Thursday, October 16, 2008

On Andy Pettitte

Yesterday, while watching ESPN whilst I was still without internet, I caught the ticker on the bottom:

Buster Olney Reports that Andy Pettitte wants to pitch for the Yankees in 2009.

This in itself was not a surprising revelation; Pettitte has more or less been dropping hints since the beginning of the season.

The big question, of course, is whether or not the Yankees should let Andy do it, and there are arguments to be made for each side of the issue.

The most glaring issue is that 2008 was not a good season for Pettitte.

He finished 14-14, and only got the last win because Joe Girardi took him out after the fifth inning. At one point in August and September, he had gone 1-7 in his last eight--a far cry from the second-half dominance normally ascribed to him.

His 4.54 ERA was the second highest of his career (1999 4.70), though his other numbers, such as strikeouts and walks were in line with his career averages.

The question at the crux is why 2008 was a poor year.

There are many different explanations on offer; the one that I find easiest to believe is that he was pitching hurt through most of August, when the Yankees didn't really have another option to fill his starts.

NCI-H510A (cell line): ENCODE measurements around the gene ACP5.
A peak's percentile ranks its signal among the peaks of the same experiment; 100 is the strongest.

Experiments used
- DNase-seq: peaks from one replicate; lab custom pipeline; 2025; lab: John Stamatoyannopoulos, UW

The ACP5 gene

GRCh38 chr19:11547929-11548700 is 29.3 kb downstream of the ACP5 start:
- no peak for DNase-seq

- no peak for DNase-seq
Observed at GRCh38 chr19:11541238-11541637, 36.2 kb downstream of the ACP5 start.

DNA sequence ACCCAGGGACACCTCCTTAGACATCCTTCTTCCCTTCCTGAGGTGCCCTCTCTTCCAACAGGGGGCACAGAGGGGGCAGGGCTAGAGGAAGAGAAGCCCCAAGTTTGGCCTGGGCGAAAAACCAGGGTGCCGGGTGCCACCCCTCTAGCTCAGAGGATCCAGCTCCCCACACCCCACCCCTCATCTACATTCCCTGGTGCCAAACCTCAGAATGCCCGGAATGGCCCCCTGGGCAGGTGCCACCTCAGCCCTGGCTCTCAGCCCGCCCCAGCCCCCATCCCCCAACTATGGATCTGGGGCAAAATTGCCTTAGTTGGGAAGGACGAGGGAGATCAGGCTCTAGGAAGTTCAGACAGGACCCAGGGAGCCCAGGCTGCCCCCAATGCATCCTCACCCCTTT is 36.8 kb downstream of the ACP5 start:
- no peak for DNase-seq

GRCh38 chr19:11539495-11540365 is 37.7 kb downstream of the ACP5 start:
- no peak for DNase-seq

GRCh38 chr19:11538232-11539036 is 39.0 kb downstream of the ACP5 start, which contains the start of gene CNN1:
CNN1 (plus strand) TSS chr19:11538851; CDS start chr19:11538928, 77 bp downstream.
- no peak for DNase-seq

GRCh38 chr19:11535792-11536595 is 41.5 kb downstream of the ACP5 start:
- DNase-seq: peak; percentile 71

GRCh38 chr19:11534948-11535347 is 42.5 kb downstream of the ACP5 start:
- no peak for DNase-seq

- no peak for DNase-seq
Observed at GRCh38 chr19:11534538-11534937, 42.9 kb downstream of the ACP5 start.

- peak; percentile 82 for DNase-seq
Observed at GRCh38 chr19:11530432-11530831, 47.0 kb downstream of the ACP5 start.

If this is the case then, there is an optimistic and pessimistic view--the optimistic view being that a healthy Andy will be back to his 2007 form and a sound investment; the pessimistic view would be that at 36, 37 years old, his body probably won't heal as quickly and that he's battled elbow problems in the past.

The other, separate issue to consider is what Mike Mussina will do--and signs seem to point to him retiring (though we've certainly been wrong about things like that before).

If Mussina retires, the case for re-signing Pettitte is that much stronger: a veteran pitcher who will make most, if not every start, and at the very least give you innings and probably win at least ten starts as well.

Resigning Pettitte is a very tough call, especially when it's uncertain if the Yankees will sign CC Sabathia or another high level free agent starter. If it was up to me, I'd wait to see which, if any, FA pitcher the Yankees sign before committing, but I realize that a) Pettitte probably doesn't want to wait that long, and b) it really wouldn't be right to make him wait that long, anyway.

Either way, it's an issue the Yankees have to ponder, and sooner rather than later.

My gut tells me Andy will be back for one last go-around, but whether or not that will be a good decision remains to be seen.


  1. Rebecca -

    What makes it a little easier to bring Andy back is the realization that he would not be a top of the rotation guy, but a back of the rotation guy. I'd rather take my chances on him than someone from outside the organization. Andy is a Yankee, and that counts for a lot. But more than that, he is a gamer and if he can pass that passion along, AND win 10-plus games, I'll take it.

  2. Doreen: I certainly agree that him not being the #1 helps a lot.